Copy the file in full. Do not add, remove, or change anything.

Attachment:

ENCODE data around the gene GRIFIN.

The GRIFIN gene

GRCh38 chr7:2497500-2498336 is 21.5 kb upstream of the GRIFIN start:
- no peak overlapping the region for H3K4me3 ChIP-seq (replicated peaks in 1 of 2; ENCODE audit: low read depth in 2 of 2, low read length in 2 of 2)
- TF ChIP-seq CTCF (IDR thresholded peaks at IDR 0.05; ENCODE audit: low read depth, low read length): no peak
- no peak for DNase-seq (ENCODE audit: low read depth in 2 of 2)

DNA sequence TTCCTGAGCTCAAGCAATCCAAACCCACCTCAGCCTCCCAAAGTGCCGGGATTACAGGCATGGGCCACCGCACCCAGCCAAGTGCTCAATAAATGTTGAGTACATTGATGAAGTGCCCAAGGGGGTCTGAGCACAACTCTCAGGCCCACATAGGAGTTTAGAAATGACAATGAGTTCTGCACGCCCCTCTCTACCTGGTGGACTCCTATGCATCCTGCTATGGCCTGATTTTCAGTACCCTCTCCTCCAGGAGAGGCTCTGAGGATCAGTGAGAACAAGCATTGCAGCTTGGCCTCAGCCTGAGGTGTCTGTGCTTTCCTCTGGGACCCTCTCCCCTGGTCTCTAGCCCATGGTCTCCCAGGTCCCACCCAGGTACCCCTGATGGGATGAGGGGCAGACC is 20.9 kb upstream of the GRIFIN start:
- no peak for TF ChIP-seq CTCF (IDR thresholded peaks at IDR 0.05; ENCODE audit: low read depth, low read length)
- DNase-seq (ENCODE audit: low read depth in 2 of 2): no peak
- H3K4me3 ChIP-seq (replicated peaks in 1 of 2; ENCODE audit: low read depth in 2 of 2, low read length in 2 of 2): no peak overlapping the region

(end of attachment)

ENCODE data around the gene GRIFIN.

The GRIFIN gene

GRCh38 chr7:2497500-2498336 is 21.5 kb upstream of the GRIFIN start:
- no peak overlapping the region for H3K4me3 ChIP-seq (replicated peaks in 1 of 2; ENCODE audit: low read depth in 2 of 2, low read length in 2 of 2)
- TF ChIP-seq CTCF (IDR thresholded peaks at IDR 0.05; ENCODE audit: low read depth, low read length): no peak
- no peak for DNase-seq (ENCODE audit: low read depth in 2 of 2)

DNA sequence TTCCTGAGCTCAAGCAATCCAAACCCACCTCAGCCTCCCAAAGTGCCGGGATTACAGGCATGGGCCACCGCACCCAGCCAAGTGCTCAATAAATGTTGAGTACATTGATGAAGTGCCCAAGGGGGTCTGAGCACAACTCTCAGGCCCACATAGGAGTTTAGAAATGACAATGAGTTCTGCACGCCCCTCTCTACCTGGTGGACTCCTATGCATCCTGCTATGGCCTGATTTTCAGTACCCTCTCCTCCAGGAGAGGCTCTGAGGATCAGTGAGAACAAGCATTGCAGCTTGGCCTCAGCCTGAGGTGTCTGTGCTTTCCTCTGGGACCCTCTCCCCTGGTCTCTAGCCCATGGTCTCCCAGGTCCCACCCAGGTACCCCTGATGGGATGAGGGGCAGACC is 20.9 kb upstream of the GRIFIN start:
- no peak for TF ChIP-seq CTCF (IDR thresholded peaks at IDR 0.05; ENCODE audit: low read depth, low read length)
- DNase-seq (ENCODE audit: low read depth in 2 of 2): no peak
- H3K4me3 ChIP-seq (replicated peaks in 1 of 2; ENCODE audit: low read depth in 2 of 2, low read length in 2 of 2): no peak overlapping the region